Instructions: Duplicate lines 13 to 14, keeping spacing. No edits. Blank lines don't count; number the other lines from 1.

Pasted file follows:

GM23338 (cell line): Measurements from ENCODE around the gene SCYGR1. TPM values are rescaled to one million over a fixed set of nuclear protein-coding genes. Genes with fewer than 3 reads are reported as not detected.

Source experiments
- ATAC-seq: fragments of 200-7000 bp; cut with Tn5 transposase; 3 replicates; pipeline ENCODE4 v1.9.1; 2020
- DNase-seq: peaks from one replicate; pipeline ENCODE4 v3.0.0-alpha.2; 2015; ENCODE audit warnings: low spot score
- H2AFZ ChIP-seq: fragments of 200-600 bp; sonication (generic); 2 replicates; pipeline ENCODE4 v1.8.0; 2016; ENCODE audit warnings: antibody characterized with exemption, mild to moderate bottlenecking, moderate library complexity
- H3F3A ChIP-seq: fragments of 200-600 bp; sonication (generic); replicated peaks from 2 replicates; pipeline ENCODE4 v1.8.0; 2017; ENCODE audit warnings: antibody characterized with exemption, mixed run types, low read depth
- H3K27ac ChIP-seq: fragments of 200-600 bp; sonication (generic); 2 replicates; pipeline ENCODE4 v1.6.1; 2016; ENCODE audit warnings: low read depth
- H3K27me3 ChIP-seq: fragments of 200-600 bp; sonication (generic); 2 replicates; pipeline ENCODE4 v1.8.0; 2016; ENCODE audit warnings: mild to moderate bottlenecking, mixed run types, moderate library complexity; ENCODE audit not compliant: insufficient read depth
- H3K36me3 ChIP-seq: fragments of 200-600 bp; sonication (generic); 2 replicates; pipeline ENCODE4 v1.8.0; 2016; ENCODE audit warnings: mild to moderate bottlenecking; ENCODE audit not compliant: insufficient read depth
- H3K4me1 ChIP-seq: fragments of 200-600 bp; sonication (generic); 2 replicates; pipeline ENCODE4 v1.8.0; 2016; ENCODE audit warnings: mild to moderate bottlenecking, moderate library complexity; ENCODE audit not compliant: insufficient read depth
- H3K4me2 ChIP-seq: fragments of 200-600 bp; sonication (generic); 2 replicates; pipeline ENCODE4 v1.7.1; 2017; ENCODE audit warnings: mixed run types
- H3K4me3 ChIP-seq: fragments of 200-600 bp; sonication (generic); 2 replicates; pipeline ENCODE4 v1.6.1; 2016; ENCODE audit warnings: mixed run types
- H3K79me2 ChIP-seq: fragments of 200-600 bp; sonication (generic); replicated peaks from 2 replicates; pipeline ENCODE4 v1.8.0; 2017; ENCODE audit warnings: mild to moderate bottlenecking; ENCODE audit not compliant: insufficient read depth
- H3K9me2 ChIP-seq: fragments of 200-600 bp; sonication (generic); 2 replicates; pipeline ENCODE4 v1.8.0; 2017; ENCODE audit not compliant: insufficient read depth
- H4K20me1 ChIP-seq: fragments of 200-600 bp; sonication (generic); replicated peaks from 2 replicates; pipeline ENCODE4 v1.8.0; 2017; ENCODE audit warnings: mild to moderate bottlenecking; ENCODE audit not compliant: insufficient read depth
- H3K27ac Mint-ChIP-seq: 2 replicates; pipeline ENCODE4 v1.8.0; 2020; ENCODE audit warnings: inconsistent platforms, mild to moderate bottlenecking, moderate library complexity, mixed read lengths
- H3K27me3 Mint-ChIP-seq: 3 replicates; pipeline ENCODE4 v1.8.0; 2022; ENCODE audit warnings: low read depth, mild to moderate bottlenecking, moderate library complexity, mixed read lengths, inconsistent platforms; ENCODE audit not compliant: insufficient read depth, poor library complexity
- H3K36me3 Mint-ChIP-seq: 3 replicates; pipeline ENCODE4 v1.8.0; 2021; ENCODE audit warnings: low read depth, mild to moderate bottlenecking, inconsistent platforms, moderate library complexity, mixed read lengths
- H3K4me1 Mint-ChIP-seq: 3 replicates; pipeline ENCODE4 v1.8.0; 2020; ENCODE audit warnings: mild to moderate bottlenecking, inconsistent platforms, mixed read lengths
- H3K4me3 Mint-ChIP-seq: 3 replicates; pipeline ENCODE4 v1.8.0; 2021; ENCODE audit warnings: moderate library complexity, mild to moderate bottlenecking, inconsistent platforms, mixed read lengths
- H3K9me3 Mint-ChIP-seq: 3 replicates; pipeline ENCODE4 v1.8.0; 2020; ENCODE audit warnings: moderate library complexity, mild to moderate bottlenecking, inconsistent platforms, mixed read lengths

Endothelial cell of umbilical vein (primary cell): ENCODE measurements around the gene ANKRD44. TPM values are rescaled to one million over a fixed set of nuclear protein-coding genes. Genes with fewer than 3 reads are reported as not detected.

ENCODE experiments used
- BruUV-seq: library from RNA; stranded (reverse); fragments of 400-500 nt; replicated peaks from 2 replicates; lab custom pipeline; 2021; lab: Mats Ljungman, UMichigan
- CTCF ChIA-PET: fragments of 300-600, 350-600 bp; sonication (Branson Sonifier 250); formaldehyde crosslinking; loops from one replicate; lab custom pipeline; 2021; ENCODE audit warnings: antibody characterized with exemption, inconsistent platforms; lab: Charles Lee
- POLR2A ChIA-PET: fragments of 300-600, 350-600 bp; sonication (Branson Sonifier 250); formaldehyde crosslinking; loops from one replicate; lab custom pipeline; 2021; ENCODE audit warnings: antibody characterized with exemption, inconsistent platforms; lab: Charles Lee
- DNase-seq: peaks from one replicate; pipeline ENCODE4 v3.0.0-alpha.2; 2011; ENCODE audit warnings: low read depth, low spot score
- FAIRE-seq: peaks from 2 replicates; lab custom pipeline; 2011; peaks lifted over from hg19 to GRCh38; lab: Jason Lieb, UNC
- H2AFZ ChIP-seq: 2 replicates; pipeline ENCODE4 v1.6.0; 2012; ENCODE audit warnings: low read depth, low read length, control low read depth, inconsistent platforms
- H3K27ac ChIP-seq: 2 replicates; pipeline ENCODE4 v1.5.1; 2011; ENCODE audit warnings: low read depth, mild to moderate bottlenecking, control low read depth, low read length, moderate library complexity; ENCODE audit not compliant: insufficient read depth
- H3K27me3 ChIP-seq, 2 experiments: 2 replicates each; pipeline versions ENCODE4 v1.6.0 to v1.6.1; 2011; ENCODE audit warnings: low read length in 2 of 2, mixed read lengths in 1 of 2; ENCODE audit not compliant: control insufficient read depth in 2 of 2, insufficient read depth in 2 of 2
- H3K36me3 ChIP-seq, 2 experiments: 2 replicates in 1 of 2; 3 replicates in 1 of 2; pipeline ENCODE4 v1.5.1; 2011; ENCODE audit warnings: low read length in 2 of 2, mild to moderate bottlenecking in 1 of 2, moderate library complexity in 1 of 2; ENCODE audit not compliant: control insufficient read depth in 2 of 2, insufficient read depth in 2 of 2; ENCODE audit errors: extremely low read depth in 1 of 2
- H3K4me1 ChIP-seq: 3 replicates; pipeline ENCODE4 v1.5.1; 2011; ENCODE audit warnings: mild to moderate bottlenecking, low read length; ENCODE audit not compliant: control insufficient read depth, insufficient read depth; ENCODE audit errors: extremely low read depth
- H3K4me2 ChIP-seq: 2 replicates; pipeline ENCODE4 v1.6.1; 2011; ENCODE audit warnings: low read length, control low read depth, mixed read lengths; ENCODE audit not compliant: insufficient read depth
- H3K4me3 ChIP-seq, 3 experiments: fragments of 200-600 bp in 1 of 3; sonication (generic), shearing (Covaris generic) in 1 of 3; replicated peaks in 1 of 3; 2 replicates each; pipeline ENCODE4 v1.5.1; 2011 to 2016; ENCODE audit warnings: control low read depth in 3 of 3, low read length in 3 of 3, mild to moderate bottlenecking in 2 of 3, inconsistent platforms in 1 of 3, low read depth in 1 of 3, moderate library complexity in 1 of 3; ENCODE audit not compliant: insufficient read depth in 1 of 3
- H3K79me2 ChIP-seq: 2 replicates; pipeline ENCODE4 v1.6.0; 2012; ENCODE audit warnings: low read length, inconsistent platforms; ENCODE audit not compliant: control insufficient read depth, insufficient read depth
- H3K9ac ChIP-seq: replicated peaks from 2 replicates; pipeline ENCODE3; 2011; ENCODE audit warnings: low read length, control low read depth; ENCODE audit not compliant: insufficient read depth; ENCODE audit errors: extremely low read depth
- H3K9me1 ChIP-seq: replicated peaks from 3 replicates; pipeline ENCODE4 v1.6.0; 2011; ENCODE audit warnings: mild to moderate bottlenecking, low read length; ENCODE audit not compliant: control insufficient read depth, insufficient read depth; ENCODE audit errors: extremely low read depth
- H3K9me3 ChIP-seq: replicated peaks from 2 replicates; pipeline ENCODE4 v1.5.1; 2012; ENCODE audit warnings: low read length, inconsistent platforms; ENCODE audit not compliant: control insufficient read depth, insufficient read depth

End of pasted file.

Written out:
- H3K79me2 ChIP-seq: fragments of 200-600 bp; sonication (generic); replicated peaks from 2 replicates; pipeline ENCODE4 v1.8.0; 2017; ENCODE audit warnings: mild to moderate bottlenecking; ENCODE audit not compliant: insufficient read depth
- H3K9me2 ChIP-seq: fragments of 200-600 bp; sonication (generic); 2 replicates; pipeline ENCODE4 v1.8.0; 2017; ENCODE audit not compliant: insufficient read depth